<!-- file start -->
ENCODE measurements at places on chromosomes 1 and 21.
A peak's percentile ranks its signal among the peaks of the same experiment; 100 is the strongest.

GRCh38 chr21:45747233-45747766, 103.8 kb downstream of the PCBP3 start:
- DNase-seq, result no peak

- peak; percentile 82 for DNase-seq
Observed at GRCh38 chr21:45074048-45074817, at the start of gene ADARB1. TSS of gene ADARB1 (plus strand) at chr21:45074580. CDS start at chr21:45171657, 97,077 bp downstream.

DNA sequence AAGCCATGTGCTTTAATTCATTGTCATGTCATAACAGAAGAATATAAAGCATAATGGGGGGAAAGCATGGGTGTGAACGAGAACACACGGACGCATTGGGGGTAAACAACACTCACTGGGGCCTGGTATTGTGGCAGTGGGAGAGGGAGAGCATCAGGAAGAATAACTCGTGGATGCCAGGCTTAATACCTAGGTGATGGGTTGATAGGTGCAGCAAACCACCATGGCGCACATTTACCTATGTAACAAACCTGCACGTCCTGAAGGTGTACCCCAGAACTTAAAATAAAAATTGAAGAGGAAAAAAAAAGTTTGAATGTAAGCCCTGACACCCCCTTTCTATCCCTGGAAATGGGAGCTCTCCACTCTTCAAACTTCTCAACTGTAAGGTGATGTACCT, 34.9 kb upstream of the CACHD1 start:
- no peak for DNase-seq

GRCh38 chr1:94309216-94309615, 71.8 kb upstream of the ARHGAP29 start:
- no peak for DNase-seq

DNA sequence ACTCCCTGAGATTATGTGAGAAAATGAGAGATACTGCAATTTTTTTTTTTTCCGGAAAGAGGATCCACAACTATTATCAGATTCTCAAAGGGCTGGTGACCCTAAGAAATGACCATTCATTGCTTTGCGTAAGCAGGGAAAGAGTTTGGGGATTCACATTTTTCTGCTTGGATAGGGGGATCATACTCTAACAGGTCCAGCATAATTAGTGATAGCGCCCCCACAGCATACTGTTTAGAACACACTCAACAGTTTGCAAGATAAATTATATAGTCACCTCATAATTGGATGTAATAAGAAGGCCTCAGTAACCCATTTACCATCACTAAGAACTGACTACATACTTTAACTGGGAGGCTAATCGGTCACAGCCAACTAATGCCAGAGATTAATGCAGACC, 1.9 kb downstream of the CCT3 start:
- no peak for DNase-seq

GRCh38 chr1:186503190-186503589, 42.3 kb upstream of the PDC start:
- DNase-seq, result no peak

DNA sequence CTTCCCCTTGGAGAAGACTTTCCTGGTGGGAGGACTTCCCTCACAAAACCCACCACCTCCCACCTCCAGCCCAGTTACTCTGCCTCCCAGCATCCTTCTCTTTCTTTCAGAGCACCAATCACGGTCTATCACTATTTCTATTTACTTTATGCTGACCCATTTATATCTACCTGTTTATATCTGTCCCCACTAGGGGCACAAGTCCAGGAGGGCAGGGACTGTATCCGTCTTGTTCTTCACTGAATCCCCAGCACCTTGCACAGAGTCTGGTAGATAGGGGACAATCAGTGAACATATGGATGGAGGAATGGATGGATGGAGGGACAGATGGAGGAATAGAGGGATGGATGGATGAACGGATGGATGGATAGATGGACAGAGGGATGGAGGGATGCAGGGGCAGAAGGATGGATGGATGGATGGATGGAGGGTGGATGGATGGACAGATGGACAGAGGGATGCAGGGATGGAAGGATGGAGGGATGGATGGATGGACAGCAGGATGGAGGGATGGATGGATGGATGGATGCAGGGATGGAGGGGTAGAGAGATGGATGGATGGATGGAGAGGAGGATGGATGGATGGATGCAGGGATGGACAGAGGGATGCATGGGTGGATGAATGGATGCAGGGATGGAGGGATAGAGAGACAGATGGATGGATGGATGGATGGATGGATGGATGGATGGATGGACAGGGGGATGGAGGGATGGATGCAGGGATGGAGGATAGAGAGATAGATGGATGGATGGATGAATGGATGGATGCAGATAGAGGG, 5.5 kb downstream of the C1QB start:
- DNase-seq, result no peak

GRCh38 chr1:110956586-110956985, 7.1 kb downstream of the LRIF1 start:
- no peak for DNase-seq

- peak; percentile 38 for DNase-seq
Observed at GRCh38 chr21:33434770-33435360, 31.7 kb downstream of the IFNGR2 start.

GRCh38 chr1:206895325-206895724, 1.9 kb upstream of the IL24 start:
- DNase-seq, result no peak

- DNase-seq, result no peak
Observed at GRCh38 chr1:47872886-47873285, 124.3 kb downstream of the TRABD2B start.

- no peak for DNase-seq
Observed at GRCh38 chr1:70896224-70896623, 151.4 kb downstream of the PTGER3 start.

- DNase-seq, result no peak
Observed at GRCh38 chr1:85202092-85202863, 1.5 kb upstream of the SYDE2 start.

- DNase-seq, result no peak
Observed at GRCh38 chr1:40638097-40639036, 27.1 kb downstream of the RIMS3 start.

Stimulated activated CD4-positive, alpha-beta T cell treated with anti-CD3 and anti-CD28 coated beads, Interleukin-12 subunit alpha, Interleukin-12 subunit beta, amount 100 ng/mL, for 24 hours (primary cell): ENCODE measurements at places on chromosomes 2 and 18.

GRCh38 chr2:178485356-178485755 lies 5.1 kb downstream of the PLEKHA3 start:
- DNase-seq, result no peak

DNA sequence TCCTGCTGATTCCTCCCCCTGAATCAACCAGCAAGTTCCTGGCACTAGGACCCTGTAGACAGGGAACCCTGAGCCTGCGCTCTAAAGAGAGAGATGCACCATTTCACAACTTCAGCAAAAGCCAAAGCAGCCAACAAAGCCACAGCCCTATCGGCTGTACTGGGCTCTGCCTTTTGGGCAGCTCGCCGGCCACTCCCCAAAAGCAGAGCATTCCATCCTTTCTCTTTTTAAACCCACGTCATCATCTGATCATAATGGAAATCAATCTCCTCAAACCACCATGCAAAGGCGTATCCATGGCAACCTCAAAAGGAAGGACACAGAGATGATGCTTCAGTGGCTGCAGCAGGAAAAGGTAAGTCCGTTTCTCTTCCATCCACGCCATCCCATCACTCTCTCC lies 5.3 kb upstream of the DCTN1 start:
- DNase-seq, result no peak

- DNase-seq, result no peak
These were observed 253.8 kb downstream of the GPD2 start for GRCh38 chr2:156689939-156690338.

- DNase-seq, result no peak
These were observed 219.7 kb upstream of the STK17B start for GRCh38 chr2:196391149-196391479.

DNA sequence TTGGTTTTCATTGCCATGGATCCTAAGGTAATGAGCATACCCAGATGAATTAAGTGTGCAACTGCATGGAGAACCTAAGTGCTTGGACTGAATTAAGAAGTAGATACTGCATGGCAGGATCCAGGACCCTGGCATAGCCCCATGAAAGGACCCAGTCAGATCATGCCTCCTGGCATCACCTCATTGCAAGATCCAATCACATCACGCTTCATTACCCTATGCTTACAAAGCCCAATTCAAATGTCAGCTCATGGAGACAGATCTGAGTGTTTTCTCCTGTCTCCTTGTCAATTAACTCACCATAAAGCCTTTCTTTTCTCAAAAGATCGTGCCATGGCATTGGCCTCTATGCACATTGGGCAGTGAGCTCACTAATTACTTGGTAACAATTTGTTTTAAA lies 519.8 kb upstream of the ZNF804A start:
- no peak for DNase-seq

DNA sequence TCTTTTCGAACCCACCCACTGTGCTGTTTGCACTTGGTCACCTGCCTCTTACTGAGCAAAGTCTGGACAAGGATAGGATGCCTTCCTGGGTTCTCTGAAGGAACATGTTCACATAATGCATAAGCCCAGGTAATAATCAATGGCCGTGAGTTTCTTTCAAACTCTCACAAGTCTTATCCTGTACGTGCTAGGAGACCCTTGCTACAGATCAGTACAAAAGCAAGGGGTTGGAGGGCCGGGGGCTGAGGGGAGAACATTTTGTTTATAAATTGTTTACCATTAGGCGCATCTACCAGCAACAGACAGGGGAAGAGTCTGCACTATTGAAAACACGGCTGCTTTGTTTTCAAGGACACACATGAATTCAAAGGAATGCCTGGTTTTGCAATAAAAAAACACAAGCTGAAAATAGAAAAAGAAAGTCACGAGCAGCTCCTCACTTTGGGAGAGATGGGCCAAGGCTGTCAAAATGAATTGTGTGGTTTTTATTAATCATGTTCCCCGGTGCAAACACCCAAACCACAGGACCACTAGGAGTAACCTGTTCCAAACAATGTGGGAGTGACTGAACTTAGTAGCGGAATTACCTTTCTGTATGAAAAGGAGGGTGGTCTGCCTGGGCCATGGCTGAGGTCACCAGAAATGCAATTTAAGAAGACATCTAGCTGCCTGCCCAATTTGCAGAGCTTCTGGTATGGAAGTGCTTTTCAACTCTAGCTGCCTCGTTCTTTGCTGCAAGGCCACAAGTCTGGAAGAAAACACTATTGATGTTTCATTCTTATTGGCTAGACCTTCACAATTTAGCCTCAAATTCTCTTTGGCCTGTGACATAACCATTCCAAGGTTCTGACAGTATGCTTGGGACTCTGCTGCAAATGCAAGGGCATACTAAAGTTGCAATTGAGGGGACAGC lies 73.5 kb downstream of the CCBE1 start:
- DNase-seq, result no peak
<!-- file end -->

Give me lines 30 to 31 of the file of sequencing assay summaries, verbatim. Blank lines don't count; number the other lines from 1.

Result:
Observed at GRCh38 chr1:40638097-40639036, 27.1 kb downstream of the RIMS3 start.

Stimulated activated CD4-positive, alpha-beta T cell treated with anti-CD3 and anti-CD28 coated beads, Interleukin-12 subunit alpha, Interleukin-12 subunit beta, amount 100 ng/mL, for 24 hours (primary cell): ENCODE measurements at places on chromosomes 2 and 18.